Le Petit Oiseau is french for Little Bird. We are calling our precious little china doll Little Bird as we wait for our voyage to China to get her. This is our journey from meeting our Petit Oiseau on December 13, 2011 via referral through holding her in our arms and seeing the Lord's hand as we become a family of six. Many who read this blog have prayed for this journey and for that we are eternally grateful.
Saturday, April 21, 2012
Strolls and split pants
We set out Saturday morning for the park near our hotel. I must say, China this morning felt like home. We had our stroller, our ball, and the kids faces were filled with delight. We were early, but then again we are always early. Jet lag has us still getting up well before dawn.
The park is just down from our hotel. I had no idea how immense or beautiful. Saturday was our last official day in Zhengzhou and we wanted to breathe in more of this city. We were blessed yet again with glorious weather and a sunny day. Zhengzhou is a very industrial city and smog is an intense problem so sun and breeze are welcome!
We met several elderly people walking or doing Tai chi. For the most part we are greeted with smiles or the welcome conversation about the baby or "all" our children. We are an oddity here. We made it around to the waterway and watched the paddle boats, then walked upon a little fair of sorts. Beau and Lily got to ride a little ride and then we sat down to enjoy some Chinese children and bubble wands. We soon learned bubbles transcend all language.
We attracted a little brother and sister and got up close and personal with a little boy in split pants. This is a novel potty training device here in China. I am guessing it works very well and so very funny to see children stop, use their splits, potty and move on. I must say our little bubble buddy with the split pants drew some chuckles from my children, but it has to save a bundle in diapers.
We also found an open area where folks were doing Tai chi with fans. There was music playing in the background. It was beautiful to watch the folks rythmically snap the fans open and coordinate each move to the music. I am anxious to ask our coordinator today if the moves are tradition or made up to the music. It would seemed they had rehearsed for years. It was extraordinary. We could not have asked for a more magical morning. We treated the kids to our first Chinese McDonalds after the park. It was very much the same (other than McDonalds squatty potties). We ventured through some streets after lunch to observe the street vendors.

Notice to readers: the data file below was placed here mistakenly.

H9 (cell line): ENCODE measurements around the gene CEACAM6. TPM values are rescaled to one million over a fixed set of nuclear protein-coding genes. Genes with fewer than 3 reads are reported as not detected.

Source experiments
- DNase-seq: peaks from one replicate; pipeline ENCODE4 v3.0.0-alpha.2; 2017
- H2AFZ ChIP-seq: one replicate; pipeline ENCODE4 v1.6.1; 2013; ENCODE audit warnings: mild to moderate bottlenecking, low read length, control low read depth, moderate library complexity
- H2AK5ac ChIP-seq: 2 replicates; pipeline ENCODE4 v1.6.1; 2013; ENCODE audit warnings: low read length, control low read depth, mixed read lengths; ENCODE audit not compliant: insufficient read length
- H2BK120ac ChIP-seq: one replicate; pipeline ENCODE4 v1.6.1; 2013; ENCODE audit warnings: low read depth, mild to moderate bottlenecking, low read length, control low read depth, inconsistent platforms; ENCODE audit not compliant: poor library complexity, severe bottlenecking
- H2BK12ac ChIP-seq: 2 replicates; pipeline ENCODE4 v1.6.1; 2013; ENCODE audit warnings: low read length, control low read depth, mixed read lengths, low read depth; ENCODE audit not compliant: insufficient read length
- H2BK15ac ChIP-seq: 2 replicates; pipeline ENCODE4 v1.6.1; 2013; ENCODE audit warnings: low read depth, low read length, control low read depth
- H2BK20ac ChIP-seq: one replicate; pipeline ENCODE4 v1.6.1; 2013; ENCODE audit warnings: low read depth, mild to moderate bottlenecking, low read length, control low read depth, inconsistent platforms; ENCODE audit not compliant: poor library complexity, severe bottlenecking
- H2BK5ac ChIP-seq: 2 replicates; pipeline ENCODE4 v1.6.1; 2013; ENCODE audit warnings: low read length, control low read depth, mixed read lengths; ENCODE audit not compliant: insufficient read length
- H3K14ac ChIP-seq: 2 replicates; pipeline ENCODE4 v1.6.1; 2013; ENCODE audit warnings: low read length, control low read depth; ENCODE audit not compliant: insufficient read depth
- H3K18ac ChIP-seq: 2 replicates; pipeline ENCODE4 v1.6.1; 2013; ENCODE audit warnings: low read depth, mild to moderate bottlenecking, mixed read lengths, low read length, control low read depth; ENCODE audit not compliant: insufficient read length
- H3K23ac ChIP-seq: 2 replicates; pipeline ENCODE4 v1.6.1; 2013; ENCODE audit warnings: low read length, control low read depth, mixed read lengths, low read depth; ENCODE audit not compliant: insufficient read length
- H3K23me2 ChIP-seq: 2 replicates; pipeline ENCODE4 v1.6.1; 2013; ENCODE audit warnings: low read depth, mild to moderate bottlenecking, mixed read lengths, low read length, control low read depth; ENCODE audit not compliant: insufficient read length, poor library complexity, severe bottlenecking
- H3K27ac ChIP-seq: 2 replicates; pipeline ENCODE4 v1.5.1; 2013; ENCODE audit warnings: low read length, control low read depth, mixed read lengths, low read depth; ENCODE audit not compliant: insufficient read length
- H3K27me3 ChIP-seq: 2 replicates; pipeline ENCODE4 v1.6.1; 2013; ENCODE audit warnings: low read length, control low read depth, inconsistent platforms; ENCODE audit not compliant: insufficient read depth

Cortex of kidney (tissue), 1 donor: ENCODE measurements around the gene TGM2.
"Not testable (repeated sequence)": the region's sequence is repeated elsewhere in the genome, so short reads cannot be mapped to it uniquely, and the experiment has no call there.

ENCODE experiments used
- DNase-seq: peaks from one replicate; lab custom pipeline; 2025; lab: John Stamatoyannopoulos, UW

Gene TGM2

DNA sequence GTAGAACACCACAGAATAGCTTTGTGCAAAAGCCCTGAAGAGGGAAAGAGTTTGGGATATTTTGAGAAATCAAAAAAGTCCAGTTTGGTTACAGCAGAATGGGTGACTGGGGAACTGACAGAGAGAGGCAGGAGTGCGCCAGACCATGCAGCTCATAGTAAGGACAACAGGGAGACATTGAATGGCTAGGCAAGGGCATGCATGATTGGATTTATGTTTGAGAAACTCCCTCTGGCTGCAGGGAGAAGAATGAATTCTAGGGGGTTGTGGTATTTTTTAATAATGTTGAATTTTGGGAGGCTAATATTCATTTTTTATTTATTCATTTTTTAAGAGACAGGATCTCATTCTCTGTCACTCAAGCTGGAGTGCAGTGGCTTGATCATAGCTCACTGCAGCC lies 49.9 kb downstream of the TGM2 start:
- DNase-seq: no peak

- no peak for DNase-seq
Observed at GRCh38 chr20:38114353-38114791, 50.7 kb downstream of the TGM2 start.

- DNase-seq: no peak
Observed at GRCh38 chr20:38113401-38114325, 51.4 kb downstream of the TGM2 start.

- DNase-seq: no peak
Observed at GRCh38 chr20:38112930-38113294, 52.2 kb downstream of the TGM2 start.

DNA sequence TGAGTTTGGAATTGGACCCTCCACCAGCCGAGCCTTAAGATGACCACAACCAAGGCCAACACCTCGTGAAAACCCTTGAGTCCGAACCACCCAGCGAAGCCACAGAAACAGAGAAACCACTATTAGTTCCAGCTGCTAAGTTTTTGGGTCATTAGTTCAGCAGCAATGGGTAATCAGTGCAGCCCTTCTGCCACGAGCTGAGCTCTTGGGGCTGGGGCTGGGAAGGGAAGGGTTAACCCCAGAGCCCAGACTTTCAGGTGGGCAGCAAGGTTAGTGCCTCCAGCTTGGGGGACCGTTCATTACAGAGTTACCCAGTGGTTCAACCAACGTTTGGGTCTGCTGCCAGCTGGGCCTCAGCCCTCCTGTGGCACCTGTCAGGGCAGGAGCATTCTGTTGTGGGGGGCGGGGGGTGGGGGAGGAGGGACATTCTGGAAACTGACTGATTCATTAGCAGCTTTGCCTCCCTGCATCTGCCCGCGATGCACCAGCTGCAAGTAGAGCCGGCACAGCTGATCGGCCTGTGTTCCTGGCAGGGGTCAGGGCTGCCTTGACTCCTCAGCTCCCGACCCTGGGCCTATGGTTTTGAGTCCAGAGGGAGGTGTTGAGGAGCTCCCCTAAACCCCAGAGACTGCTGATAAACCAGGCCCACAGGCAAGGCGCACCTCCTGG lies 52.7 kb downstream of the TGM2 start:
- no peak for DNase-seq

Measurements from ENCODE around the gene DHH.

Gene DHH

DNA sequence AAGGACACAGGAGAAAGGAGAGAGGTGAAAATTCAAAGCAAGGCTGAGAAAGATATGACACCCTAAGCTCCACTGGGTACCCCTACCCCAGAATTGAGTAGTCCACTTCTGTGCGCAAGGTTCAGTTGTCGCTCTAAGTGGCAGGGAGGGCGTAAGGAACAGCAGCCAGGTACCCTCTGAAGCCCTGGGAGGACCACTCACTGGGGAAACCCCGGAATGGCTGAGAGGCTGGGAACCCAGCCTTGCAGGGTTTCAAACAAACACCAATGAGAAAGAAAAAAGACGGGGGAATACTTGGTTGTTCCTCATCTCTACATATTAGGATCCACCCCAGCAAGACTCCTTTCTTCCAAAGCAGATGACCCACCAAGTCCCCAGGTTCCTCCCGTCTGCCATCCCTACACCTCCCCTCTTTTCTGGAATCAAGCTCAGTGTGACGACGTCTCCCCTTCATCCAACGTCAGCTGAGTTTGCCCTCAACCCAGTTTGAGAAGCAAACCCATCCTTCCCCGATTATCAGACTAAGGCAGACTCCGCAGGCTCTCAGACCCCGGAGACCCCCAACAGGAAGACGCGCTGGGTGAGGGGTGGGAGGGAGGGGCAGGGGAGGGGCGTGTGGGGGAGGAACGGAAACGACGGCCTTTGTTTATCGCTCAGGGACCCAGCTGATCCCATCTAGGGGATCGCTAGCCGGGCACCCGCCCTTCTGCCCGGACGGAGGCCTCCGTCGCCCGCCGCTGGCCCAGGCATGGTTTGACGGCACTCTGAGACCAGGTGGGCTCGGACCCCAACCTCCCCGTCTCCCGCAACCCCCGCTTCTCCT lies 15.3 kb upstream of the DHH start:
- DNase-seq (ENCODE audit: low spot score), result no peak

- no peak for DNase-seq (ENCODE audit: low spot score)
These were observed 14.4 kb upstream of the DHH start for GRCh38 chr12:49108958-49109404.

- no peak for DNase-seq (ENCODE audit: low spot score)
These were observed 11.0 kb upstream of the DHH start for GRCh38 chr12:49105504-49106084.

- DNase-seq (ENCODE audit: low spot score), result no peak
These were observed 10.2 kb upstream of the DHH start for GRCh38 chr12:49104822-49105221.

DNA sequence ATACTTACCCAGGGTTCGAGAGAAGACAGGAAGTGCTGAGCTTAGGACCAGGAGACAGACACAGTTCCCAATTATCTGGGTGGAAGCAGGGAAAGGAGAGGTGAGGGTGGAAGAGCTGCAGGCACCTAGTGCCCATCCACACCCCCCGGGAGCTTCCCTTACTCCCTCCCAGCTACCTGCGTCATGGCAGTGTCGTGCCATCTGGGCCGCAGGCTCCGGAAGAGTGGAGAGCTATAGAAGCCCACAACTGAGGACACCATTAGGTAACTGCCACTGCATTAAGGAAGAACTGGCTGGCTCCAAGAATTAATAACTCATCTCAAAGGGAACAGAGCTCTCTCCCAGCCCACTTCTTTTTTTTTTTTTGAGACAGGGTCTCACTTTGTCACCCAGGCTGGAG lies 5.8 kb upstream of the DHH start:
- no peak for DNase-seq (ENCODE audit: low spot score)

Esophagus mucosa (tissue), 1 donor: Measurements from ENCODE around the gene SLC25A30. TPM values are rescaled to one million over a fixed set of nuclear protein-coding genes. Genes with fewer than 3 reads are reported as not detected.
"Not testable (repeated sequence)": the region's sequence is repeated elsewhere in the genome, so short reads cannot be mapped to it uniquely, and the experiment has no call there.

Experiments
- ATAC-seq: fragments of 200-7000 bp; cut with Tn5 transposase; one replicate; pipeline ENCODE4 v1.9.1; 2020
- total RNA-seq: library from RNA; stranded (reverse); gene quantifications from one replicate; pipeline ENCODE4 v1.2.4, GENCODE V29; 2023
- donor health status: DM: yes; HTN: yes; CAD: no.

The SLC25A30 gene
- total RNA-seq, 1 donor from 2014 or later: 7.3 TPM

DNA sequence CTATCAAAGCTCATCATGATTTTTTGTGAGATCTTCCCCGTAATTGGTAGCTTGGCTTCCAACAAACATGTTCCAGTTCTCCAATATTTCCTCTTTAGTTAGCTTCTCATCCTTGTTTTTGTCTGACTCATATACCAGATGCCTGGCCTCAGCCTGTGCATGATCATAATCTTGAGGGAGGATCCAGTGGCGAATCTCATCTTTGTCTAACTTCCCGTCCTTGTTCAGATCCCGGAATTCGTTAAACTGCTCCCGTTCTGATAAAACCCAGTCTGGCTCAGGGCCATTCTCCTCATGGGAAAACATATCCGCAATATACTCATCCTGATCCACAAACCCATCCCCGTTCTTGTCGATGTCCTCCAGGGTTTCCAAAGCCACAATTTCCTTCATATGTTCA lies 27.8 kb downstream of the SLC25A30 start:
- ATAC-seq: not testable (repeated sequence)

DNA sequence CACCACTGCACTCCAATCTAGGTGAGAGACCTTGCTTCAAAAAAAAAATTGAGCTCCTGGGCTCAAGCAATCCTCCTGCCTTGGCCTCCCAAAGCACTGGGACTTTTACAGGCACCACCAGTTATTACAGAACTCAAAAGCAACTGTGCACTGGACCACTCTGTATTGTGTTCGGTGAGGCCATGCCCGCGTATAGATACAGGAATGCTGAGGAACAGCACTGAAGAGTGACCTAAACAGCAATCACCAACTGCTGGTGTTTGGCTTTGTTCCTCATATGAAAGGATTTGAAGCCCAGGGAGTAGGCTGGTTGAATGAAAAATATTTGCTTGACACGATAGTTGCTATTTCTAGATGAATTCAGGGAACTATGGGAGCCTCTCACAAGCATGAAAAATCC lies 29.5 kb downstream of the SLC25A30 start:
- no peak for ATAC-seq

For the most part folks just set out on the sidewalk with their wares. We found live bunnies for sale, chicks and ducks. And yes, the Hill children campaigned to bring a few home.
We found an older woman displaying her hand knit booties. They really don’t fit Ava but were just so darn cute. We even found a book seller and found beautiful children’s books for 2.5 – 10 rmb, $.40 -$1.40. It is fascinating buying and bargaining with no common language. We felt so blessed to have this experience.
We have met a few scowls on our walks, perhaps preconceived notions of Americans, or adoptive families. But overwhelmingly, we have found the Chinese people extraordinarily kind, happy and friendly. They esteem their elders and give their elders the right and the duty to care for their children. The grandparents escort their grandchildren by the drove in the parks. These elders then dispense their wisdom to passerby’s of all cultures. I am confident we have gravely missed something in our country by not following suit.
We are packed and ready for Guangzhou. More from there!